The proposed amendments, proposing new regulations for both commercial and noncommercial WECS in the county, were certified by the plan commission on Sept. 25.
“The statute requires that the commissioners take action within 90 days after the plan commission certified their proposed amendments. This is the official action within that 90-day period,” Fulton County Attorney Greg Heller said. “It’s very clear that the intent is there not be commercial wind energy conversion systems in the unincorporated areas of Fulton County.”
He clarified that commissioners are not prohibiting citizens from putting up noncommercial windmills or wind turbines.
Renewable Energy Systems, or RES, has been contacting landowners to sign lease agreements for a wind farm that would encompass south Fulton County, northwest Miami County and northeast Cass County. The proposed project would bring 133 wind turbines to Fulton County at a near $600 million investment by RES.
“Is this to say that this is as far as it goes?” Audience member Chuck Shane asked commissioners. “I mean, this is solid, they’re not coming? Is that what you’re saying?”
Heller responded, saying the plan commission has the ability to agree or disagree with commissioners within 45 days. That board meets 7 p.m. Monday in the Community Building at the Fulton County 4-H Fairgrounds to decide what action to take.
“At that time, they can choose to say ‘Well, we don’t agree with commissioners and we want to stand by the amendments as we proposed them to the commissioners,’” he said. “At that point, then the Fulton County Commissioners would have 45 days to reaffirm their vote. Keep in mind … they are the only ones that can pass or amend ordinances. The plan commission can only propose these changes to the ordinance.”
Rebecca Van Horn, who lives near Leiters Ford about 25 miles from RES’ proposed project area, rephrased Shane’s question. “Do you know if they are done with Fulton County? RES,” she asked.
“They have to be,” Ranstead responded, followed by Heller stepping in to say, “You don’t know that.”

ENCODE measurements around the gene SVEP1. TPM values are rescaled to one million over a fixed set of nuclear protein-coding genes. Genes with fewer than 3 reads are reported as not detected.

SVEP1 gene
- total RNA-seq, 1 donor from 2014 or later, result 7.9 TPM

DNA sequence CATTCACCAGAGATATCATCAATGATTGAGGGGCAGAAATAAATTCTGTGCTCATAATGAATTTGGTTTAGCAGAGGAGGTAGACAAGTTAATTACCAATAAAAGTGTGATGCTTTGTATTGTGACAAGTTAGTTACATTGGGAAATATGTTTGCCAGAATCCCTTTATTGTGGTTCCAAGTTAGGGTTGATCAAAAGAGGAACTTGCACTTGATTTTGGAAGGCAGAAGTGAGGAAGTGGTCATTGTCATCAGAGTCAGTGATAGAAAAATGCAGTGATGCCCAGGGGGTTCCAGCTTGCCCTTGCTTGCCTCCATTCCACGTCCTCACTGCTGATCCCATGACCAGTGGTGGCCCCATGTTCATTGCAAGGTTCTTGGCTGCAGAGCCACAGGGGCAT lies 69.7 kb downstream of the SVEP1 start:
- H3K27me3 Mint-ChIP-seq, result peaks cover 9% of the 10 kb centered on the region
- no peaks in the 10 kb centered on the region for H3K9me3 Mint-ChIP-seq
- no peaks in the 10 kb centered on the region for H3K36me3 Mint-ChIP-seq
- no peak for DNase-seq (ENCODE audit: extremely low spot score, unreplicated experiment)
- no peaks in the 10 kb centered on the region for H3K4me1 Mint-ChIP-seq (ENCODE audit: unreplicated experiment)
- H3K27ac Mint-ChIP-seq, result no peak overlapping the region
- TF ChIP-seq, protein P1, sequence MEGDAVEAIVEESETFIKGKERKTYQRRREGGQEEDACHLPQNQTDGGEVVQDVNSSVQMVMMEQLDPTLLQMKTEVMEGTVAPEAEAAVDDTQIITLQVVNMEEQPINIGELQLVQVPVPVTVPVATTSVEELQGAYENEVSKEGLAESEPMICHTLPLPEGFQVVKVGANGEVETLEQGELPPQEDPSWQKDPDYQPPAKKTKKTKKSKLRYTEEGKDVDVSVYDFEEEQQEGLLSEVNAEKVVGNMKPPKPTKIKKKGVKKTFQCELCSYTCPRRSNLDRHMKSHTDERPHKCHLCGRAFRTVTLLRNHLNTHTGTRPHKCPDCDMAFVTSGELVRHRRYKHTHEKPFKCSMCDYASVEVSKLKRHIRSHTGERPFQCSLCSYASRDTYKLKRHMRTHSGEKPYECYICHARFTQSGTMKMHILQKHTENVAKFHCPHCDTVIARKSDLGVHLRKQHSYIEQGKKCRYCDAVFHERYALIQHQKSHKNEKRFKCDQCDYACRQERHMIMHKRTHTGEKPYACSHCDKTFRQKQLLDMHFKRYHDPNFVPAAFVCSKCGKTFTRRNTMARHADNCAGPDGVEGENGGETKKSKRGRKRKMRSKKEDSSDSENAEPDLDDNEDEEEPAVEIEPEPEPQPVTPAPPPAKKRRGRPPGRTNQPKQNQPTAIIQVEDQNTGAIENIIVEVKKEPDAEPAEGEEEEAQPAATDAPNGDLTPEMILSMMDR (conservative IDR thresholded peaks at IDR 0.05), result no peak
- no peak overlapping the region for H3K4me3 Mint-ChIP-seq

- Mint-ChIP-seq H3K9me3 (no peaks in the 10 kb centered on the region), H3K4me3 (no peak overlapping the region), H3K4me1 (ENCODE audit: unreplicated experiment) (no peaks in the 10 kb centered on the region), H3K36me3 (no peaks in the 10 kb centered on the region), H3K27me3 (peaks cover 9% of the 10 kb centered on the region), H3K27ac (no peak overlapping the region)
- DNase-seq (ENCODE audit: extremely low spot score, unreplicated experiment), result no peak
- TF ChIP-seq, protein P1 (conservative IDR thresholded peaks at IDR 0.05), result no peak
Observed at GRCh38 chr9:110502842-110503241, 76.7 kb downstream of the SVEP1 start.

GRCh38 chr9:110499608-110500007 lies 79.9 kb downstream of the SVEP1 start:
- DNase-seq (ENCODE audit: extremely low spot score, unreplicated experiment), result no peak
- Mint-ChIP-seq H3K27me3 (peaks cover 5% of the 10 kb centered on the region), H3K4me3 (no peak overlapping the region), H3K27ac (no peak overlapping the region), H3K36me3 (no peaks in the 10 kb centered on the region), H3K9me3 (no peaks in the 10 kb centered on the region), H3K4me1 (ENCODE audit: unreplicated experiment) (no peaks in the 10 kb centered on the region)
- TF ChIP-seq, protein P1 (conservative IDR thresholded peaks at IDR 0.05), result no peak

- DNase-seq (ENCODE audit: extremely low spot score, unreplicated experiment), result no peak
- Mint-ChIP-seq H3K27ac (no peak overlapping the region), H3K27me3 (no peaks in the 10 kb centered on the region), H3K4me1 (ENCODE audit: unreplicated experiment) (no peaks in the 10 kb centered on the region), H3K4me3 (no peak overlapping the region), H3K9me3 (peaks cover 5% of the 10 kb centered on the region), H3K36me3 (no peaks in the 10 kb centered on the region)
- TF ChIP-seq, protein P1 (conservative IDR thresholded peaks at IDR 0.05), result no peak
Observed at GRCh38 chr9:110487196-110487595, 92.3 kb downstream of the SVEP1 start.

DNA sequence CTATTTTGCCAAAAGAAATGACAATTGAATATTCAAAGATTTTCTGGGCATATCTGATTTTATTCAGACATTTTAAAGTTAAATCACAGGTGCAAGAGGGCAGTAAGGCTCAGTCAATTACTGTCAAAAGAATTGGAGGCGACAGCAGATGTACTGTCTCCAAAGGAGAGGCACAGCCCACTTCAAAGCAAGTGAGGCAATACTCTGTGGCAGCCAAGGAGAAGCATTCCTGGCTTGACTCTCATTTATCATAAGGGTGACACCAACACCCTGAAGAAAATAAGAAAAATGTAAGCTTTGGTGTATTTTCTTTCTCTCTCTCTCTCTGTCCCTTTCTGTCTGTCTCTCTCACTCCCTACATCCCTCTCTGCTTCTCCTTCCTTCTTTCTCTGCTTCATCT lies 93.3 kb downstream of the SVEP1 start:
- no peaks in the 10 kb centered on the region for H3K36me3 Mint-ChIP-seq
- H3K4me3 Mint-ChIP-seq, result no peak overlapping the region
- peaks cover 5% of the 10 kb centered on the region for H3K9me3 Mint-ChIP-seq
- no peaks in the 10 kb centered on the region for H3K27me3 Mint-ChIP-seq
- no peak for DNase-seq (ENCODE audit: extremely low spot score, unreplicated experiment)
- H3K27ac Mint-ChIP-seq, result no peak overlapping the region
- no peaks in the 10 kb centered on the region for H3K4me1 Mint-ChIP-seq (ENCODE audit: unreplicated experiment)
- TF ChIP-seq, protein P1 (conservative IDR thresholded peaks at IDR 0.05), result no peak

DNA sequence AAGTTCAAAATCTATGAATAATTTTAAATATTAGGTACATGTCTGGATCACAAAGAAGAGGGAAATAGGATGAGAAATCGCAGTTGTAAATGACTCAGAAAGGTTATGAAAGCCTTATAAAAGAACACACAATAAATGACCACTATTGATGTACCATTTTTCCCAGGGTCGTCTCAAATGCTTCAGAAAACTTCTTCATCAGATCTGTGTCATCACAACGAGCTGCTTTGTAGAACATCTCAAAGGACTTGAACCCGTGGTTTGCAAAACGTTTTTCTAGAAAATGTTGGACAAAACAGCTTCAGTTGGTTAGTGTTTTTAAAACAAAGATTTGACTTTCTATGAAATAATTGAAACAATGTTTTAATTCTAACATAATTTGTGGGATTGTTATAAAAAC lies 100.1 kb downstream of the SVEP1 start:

“I think the safer answer would be we don’t know,” Heller continued, adding there has been little conversation between RES and commissioners.
Lewis said he was unaware of RES’ intentions.
Shane followed up with a second question, asking if a wind energy developer could sue the county for being pushed out.
“I will answer that question as I answer any client that asks me a question about filing lawsuits. Anybody can file lawsuits,” Heller said. “I feel very confident that that type of lawsuit is not going to be successful. But can I sit here and say that they’re not going to file a lawsuit? No. I can’t say that.”
Van Horn commended commissioners Lewis and Ranstead on their decision to block commercial wind turbines from coming into the county. Commissioner Steve Metzger did not take part in Monday’s discussion, as he has recused himself from any county business related to wind energy development.
“You guys really did do your job. I was very pleased, and I know that everybody that I’ve talked to are very pleased with what you guys have done,” Van Horn said. “I can tell from talking to both of you that you did go out and talk to people and you did do some research.”
She went on to say there is an effort underway to assist the residents of Miami and Cass counties in their fight against the project.